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Dunedin residents were asked in this year's consultation on the council's annual plan what order they preferred the work to be done in, after members of the community repeatedly raised the matter with the council.
About 600 people wrote in expressing their opinions and several turned up yesterday to air their views.
The submissions revealed peninsula communities were keen to achieve safe interconnectedness for themselves and their children, while recreational users, tourism interests and commuters saw the priority as the area with the greatest volume of users - Vauxhall to Glenfalloch section.
Macandrew Bay School principal Bernadette Newlands, peninsula resident Steve Clearwater and chairman of the Broad Bay School board of trustees Sean Hogan turned up yesterday to persuade councillors to vote for the former, while cyclists Dr Gerrard Liddell, Harington Point Rd resident David Fenwick, a commuter into Dunedin by cycle, and Cove resident Leigh Morris promoted the latter.
Mrs Newlands said the cycle/walkway at Macandrew Bay had made a big difference for families getting their children more safely to school and had provided other benefits, such as residents walking for fitness, and so it was vital the other peninsula centres, Broad Bay and Portobello, got their sections done as soon as possible, which meant the council should stick with the current planned sequence for works.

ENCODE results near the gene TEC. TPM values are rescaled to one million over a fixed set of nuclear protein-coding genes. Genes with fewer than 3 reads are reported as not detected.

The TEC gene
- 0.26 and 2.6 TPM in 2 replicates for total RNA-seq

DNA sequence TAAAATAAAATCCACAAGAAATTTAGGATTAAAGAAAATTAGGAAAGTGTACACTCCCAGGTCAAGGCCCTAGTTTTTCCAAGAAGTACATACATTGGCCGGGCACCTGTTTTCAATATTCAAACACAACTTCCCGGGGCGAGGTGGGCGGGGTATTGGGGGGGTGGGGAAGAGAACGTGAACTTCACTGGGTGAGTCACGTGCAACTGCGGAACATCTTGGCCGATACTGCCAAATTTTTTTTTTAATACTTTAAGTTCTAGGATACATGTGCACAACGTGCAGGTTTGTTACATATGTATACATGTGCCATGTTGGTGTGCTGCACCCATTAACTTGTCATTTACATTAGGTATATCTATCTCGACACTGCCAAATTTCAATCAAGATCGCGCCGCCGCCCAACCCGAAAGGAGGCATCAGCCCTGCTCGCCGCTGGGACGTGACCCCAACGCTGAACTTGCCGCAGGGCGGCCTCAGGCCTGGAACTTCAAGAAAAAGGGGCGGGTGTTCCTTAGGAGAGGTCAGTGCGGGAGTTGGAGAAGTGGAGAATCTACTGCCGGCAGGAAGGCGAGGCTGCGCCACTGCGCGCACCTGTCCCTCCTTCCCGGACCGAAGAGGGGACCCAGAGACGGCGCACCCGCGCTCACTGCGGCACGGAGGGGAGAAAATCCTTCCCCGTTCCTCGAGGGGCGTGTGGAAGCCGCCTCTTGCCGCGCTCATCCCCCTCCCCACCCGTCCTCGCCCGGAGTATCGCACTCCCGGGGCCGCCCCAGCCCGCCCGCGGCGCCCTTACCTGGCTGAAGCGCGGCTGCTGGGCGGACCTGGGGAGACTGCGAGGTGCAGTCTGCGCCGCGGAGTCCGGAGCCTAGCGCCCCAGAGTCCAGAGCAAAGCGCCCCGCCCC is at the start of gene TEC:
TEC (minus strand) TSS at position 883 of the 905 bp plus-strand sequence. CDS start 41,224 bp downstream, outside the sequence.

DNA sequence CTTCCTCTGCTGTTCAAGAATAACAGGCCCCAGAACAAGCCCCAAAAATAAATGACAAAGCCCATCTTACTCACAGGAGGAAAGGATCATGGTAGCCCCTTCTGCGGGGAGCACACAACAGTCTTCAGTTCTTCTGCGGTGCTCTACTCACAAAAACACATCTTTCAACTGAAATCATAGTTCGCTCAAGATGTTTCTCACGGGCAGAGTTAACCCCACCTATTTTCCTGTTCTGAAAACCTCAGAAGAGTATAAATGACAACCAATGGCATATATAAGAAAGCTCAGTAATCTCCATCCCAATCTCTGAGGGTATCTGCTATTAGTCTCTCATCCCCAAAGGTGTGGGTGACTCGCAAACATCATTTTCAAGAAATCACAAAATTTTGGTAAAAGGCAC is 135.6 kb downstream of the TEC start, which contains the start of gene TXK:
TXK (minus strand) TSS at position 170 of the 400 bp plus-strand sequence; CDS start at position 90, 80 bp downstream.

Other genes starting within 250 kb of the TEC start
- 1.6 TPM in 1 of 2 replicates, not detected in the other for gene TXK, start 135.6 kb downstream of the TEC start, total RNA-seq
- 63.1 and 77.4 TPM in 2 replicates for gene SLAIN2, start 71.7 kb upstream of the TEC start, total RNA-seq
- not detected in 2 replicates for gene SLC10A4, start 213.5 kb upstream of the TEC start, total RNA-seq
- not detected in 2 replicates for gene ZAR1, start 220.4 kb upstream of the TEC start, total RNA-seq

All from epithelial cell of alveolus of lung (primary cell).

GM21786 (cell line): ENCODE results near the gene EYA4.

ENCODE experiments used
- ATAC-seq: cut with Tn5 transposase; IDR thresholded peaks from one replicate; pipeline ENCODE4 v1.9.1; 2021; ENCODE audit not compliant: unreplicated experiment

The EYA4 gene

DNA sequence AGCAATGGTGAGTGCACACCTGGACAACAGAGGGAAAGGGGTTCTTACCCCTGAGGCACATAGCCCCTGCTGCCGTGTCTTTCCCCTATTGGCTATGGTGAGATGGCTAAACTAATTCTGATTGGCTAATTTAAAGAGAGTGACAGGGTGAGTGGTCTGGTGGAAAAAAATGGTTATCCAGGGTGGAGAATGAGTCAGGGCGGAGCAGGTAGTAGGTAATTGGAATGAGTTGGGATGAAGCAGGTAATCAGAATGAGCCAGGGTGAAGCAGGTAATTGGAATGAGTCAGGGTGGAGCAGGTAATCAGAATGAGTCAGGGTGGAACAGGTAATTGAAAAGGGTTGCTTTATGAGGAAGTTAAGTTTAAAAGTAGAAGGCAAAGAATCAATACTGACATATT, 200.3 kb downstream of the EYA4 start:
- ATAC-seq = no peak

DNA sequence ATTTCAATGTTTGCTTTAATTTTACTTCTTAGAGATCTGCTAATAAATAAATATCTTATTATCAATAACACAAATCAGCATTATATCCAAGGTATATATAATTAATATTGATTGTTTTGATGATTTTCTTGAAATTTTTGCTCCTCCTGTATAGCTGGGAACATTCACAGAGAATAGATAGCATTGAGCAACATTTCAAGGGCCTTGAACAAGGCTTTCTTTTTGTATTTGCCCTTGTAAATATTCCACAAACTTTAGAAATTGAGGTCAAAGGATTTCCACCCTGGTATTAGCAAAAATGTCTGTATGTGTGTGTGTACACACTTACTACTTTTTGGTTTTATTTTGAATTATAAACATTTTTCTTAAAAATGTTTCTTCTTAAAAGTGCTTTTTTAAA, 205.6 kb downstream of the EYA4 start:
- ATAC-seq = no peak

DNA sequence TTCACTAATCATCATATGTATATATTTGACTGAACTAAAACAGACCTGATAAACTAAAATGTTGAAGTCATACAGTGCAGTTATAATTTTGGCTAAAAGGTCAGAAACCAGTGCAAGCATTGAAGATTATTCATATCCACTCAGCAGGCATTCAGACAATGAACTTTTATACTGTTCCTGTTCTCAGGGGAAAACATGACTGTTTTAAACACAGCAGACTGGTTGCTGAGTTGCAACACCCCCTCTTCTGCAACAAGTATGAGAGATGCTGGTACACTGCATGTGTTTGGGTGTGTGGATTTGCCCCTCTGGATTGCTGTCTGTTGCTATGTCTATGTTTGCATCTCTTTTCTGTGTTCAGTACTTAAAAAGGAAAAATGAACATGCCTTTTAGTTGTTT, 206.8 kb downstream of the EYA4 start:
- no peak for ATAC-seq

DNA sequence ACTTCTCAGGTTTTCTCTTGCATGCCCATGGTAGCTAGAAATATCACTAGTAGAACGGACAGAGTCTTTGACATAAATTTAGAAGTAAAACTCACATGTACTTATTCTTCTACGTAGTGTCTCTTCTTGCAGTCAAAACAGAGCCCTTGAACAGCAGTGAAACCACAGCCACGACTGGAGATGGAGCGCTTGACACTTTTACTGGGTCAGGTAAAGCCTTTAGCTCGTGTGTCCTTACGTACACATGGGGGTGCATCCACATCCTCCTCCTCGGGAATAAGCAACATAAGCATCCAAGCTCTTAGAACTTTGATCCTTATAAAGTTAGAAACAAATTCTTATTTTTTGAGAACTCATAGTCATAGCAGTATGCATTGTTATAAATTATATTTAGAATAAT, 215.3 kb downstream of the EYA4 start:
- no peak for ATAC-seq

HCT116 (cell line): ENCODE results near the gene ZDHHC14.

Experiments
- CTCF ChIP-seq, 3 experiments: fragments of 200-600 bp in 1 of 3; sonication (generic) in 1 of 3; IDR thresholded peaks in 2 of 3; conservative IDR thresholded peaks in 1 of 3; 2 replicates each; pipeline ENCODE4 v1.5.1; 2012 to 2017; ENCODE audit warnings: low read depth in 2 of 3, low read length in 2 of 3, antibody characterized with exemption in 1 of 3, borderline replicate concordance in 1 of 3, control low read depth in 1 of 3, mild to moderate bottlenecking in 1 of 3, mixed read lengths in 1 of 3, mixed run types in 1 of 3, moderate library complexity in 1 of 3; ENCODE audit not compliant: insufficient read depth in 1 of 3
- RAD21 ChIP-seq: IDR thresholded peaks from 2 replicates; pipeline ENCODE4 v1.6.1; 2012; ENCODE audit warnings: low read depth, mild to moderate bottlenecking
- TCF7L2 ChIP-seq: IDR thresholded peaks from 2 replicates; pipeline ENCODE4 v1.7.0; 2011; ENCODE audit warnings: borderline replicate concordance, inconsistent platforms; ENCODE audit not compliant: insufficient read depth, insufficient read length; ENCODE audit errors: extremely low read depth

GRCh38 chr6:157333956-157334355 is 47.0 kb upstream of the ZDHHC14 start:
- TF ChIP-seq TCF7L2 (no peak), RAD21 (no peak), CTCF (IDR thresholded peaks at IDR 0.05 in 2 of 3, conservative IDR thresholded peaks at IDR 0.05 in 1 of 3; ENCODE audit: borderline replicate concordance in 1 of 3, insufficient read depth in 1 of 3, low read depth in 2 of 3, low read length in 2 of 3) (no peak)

Mr Clearwater said the Harington Point Rd and Portobello to Broad Bay sections were the most dangerous and were next to be done. People had anticipated this
order for years, and to deviate from the plan now, meaning communities could wait for another eight or more years, was unacceptable.
''I don't know where this [questioning of the order] has even come from.''
His suggestion that the mayor, a cyclist who lives on that section, would have something to gain from voting for the Vauxhall-Glenfalloch section to be done first, was shut down firmly by the mayor, who said Mr Clearwater could not presume to know which way he would vote.
Mr Hogan said widening would increase safe access to both the school and the foreshore in Broad Bay, and give new opportunities for physical education. The existing plan should apply. Any other timing option was sending ''all the wrong messages about the importance of communities''.
Mr Hogan was joined by Broad Bay School principal John Goulstone and Portobello School trustee Simon Rhodes as he made his submission.
Mr Fenwick said as a commuter three or four times a week, he avoided the Vauxhall-Glenfalloch section on the homeward ride as it was too busy, and by far the most dangerous section along the whole road.
Mr Morris agreed, saying he frequently witnessed crashes or near misses with cyclists and vehicles.
Robert Thompson, chairman of cycle advocacy group Spokes, said Spokes' committee and membership recognised the ordering choice was not easy, and the ideal solution would be to bring the overall completion date forward several years.
That position is supported by many of the submissions.
If that was not possible, Spokes supported completing the Vauxhall-Glenfalloch section first because it would make the most used and most dangerous section safer, open the peninsula to all, and attract new tourists to go there.
More members of peninsula communities and more cyclists will make verbal submissions today and tomorrow to the council, which will decide on the order of the works next week.